PITTSFIELD — When so many court proceedings moved online at the start of the coronavirus pandemic, so, too, did spaces where people with business before the Housing Court could get help from a lawyer, free of cost.
But, some Berkshire County residents were unable to log on because of the lack of smartphone, computer or internet access, said Laura Fenn, assistant clerk magistrate of the Western Division Housing Court.
What’s more, without access to those technologies, some are forced to participate in their Housing Court hearings by calling in over the phone, said Attorney Darren Lee. That makes it all but impossible for the person to view exhibits and other documents that might be presented during their hearing.
So, a physical space is opening up at the old Second Street Jail for landlords and tenants who don’t have their own attorney to use technology needed for logging on to the remote video hearings, and receive basic legal help from a lawyer — similar to the Lawyer for the Day program that was run out of Central Berkshire District Court before the pandemic restricted access, Lee said.
According to the Housing Court Department Western Division, a full 92 percent of the tenants and 30 percent of landlords who appeared in Housing Court in 2018 were self-represented.
“This way, a party can come here and try their case, see the exhibits, and actually be seen on the video with the judge,” Lee said recently at the old jail.
The lawyers will be on hand at the old jail from 9 a.m. to noon May 12 and May 26 — both Wednesdays, which is when the Pittsfield session of the Housing Court convenes. The arrangement came together after Fenn connected with Berkshire County Sheriff Thomas Bowler, who offered space in the old jail, and partnered with Lee, treasurer of the Berkshire County Bar Association, who arranged for lawyers to staff sessions.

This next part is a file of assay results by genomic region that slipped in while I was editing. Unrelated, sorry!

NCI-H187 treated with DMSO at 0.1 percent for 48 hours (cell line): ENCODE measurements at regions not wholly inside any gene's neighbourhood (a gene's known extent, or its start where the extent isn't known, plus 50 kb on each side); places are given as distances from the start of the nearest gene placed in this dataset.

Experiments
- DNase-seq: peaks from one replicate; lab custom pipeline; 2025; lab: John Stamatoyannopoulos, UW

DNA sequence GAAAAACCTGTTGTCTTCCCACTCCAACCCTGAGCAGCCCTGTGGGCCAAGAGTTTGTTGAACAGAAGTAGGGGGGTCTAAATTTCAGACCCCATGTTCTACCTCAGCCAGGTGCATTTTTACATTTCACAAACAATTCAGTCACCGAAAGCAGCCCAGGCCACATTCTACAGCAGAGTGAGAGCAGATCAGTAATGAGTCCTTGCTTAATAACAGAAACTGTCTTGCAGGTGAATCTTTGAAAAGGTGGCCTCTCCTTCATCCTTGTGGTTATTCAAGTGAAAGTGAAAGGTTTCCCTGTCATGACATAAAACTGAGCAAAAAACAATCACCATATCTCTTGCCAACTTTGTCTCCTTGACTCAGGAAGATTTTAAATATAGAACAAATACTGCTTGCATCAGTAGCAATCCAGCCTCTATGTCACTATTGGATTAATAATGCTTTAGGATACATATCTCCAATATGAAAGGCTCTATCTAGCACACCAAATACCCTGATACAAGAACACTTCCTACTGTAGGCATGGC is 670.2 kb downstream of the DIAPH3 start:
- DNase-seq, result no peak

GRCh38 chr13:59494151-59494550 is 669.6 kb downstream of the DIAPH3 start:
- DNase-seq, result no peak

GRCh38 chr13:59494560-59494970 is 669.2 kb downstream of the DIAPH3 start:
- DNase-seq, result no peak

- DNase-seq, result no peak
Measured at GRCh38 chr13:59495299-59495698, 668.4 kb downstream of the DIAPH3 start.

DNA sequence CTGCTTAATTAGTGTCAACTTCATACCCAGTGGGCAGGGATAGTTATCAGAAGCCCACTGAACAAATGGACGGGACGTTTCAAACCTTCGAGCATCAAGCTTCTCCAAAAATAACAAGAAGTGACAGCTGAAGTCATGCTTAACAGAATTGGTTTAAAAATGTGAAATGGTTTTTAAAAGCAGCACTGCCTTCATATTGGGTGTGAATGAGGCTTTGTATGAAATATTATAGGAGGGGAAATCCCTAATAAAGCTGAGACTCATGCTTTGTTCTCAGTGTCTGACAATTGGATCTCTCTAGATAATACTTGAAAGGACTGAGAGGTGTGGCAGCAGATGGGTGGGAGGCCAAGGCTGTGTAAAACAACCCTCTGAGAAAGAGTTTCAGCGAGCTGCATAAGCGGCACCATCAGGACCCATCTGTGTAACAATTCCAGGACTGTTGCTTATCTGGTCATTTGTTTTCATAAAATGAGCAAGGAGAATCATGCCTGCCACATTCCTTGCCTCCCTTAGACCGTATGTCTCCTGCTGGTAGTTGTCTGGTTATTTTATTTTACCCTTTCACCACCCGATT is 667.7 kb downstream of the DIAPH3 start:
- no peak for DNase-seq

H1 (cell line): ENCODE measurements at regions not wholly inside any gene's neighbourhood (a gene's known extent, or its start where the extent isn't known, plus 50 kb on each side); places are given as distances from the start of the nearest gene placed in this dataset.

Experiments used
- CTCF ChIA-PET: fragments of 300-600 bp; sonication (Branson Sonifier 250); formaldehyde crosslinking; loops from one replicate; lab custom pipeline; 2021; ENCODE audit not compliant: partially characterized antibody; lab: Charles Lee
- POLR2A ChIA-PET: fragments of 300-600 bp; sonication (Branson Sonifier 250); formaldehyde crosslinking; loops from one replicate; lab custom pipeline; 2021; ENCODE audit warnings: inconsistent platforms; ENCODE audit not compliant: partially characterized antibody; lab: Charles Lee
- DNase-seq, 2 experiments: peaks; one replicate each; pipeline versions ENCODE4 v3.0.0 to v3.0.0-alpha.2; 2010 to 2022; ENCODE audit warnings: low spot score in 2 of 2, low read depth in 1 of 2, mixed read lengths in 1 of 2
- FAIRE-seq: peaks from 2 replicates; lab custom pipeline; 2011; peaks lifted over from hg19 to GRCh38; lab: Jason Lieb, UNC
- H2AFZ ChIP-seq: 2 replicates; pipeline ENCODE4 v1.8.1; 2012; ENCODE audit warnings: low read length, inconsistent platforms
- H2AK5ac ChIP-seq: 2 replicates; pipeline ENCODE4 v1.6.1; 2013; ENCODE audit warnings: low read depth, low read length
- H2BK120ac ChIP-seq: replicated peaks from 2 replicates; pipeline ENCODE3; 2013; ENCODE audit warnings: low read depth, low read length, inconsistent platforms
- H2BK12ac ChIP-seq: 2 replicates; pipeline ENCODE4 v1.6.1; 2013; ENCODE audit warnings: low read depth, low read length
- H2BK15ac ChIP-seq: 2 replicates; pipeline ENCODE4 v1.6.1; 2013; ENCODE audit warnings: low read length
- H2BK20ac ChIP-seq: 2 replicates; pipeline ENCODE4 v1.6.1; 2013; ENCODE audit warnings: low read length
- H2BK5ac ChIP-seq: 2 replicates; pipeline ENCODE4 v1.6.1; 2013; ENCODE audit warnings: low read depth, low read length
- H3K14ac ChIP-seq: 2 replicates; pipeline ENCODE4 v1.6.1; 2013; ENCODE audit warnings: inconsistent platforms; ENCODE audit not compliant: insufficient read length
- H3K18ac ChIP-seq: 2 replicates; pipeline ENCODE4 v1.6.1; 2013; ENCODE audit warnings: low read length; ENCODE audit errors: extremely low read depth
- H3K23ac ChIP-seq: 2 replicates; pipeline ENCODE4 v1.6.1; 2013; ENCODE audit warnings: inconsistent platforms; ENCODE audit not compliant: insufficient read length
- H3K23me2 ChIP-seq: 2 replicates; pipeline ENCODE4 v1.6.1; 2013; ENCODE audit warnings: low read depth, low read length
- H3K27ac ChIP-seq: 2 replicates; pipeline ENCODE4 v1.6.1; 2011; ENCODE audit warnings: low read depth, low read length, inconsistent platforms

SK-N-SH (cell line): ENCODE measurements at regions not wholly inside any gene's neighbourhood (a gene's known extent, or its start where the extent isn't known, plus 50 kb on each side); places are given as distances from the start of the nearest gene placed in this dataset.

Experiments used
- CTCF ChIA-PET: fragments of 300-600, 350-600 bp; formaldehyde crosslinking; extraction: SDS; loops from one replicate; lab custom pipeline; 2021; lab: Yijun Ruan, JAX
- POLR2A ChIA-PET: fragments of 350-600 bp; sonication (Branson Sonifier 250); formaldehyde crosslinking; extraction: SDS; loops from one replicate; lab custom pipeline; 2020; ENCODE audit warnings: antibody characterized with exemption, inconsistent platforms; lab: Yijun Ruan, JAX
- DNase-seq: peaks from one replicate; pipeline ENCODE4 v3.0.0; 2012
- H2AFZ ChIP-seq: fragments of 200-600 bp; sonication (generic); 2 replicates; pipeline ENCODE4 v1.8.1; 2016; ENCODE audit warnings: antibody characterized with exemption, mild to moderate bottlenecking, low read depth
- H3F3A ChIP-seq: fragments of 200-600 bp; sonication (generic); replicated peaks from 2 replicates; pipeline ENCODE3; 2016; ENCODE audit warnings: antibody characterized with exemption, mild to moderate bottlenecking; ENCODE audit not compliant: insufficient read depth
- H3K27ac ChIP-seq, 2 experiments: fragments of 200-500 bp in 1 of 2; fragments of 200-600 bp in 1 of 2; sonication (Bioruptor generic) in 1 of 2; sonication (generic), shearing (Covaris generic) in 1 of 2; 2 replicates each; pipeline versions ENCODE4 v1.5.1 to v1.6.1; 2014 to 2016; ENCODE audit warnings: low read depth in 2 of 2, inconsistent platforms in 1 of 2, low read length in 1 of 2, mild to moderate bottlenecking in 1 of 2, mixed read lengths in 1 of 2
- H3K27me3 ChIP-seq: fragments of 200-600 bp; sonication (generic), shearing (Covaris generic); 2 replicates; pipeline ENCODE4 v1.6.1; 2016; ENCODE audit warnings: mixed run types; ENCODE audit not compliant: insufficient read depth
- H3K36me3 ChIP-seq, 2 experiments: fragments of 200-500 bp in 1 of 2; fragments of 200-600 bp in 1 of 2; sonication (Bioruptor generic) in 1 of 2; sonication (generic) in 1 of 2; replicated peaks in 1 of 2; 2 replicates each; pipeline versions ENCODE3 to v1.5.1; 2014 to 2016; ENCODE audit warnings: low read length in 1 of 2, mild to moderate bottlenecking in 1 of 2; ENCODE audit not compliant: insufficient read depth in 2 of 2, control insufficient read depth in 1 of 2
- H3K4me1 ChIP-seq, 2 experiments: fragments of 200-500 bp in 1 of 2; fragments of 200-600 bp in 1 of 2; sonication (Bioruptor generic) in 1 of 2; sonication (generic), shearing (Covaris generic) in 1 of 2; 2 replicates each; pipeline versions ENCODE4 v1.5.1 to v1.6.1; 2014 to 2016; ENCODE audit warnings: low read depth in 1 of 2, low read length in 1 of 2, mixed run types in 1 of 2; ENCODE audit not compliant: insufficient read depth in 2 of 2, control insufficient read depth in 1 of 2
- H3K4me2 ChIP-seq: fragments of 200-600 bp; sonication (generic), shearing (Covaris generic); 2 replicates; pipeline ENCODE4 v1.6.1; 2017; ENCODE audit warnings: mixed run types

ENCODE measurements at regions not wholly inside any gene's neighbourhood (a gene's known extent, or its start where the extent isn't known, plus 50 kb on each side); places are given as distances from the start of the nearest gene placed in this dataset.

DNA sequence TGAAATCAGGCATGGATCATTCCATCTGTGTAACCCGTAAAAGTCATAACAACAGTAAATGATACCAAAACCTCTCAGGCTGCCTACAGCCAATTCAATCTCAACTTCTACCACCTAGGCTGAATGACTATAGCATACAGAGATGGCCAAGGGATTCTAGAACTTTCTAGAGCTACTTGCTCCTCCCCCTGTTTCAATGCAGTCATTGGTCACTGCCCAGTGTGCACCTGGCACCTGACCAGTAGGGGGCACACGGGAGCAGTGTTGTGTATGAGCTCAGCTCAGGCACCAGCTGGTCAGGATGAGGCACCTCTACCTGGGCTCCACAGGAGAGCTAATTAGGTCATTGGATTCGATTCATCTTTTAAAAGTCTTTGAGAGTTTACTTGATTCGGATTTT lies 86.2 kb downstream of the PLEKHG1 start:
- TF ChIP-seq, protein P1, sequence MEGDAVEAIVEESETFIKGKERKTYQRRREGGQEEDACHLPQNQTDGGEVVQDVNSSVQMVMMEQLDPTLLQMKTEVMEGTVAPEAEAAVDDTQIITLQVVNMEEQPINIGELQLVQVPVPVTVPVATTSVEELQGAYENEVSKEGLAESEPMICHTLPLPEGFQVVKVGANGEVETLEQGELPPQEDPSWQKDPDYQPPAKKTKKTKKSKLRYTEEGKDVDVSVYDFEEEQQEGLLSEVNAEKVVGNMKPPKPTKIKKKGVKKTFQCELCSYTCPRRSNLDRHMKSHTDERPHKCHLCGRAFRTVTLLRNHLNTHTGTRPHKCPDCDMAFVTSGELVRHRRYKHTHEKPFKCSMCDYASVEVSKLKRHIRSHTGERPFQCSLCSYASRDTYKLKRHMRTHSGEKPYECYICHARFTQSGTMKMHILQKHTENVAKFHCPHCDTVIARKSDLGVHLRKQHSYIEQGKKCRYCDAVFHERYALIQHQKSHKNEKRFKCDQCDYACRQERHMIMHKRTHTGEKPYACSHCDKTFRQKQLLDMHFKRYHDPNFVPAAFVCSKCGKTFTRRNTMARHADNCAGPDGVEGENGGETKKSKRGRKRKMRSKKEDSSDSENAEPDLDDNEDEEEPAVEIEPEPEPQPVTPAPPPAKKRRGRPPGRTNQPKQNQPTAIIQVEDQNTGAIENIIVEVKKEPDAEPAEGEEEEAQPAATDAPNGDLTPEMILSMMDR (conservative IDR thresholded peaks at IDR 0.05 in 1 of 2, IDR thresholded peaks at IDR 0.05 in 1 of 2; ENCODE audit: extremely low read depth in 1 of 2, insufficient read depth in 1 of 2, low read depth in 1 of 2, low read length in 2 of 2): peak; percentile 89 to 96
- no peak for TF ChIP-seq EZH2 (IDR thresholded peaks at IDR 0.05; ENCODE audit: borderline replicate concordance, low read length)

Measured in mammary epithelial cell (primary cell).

The team will schedule additional sessions at the old jail if courthouse restrictions still are in effect after the end of May, Fenn said.
“If for some reason the restrictions are extended through the summer, we’re willing to accommodate them for as long as they need us,” Bowler added.
A federal moratorium in place is preventing some evictions, but Fenn said some tenants don’t qualify, or haven’t challenged proceedings under the moratorium. By providing the space, Fenn and Bowler said, tenants will be able speak with an attorney and participate meaningfully in proceedings about matters as fundamental as keeping a roof over their heads.
“Everybody should have the ability for due process to take place, and this is providing them the opportunity to have that due process,” Bowler said.
The services aren’t limited to tenants. Landlords can stop by on those Wednesdays for assistance with legal proceedings, too, and Lee said there is no income requirements to be able to participate.
“We want to make sure that anybody who’s facing issues of homelessness or other events that deal with housing matters have access to the courts,” Fenn said.